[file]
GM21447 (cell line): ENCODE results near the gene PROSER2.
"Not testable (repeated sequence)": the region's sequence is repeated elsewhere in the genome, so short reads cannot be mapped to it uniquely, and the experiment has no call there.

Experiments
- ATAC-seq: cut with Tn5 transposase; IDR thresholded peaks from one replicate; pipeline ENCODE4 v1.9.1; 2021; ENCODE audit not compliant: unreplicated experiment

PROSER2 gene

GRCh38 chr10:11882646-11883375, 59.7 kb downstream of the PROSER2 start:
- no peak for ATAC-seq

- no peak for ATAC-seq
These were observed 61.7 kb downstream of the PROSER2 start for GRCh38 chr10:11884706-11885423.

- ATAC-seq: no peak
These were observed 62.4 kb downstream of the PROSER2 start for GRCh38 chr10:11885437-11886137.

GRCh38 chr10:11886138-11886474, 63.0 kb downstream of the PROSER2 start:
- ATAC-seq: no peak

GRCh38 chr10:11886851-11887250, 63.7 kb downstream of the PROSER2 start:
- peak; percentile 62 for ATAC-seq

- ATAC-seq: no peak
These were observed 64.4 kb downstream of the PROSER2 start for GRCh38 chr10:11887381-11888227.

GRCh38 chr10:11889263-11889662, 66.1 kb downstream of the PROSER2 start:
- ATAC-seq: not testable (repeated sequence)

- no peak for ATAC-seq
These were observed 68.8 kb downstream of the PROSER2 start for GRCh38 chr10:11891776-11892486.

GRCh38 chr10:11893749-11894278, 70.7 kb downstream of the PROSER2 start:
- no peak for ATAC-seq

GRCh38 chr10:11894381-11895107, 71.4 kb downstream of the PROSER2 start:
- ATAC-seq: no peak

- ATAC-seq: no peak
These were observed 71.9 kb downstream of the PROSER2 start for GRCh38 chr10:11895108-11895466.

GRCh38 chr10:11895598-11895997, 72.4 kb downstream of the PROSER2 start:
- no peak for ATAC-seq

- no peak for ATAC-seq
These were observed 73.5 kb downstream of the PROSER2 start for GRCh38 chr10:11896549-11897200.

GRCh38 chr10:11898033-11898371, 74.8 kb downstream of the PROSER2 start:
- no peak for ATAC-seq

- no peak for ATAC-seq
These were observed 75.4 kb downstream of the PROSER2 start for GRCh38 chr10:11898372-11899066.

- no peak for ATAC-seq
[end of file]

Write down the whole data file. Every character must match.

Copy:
GM21447 (cell line): ENCODE results near the gene PROSER2.
"Not testable (repeated sequence)": the region's sequence is repeated elsewhere in the genome, so short reads cannot be mapped to it uniquely, and the experiment has no call there.

Experiments
- ATAC-seq: cut with Tn5 transposase; IDR thresholded peaks from one replicate; pipeline ENCODE4 v1.9.1; 2021; ENCODE audit not compliant: unreplicated experiment

PROSER2 gene

GRCh38 chr10:11882646-11883375, 59.7 kb downstream of the PROSER2 start:
- no peak for ATAC-seq

- no peak for ATAC-seq
These were observed 61.7 kb downstream of the PROSER2 start for GRCh38 chr10:11884706-11885423.

- ATAC-seq: no peak
These were observed 62.4 kb downstream of the PROSER2 start for GRCh38 chr10:11885437-11886137.

GRCh38 chr10:11886138-11886474, 63.0 kb downstream of the PROSER2 start:
- ATAC-seq: no peak

GRCh38 chr10:11886851-11887250, 63.7 kb downstream of the PROSER2 start:
- peak; percentile 62 for ATAC-seq

- ATAC-seq: no peak
These were observed 64.4 kb downstream of the PROSER2 start for GRCh38 chr10:11887381-11888227.

GRCh38 chr10:11889263-11889662, 66.1 kb downstream of the PROSER2 start:
- ATAC-seq: not testable (repeated sequence)

- no peak for ATAC-seq
These were observed 68.8 kb downstream of the PROSER2 start for GRCh38 chr10:11891776-11892486.

GRCh38 chr10:11893749-11894278, 70.7 kb downstream of the PROSER2 start:
- no peak for ATAC-seq

GRCh38 chr10:11894381-11895107, 71.4 kb downstream of the PROSER2 start:
- ATAC-seq: no peak

- ATAC-seq: no peak
These were observed 71.9 kb downstream of the PROSER2 start for GRCh38 chr10:11895108-11895466.

GRCh38 chr10:11895598-11895997, 72.4 kb downstream of the PROSER2 start:
- no peak for ATAC-seq

- no peak for ATAC-seq
These were observed 73.5 kb downstream of the PROSER2 start for GRCh38 chr10:11896549-11897200.

GRCh38 chr10:11898033-11898371, 74.8 kb downstream of the PROSER2 start:
- no peak for ATAC-seq

- no peak for ATAC-seq
These were observed 75.4 kb downstream of the PROSER2 start for GRCh38 chr10:11898372-11899066.

- no peak for ATAC-seq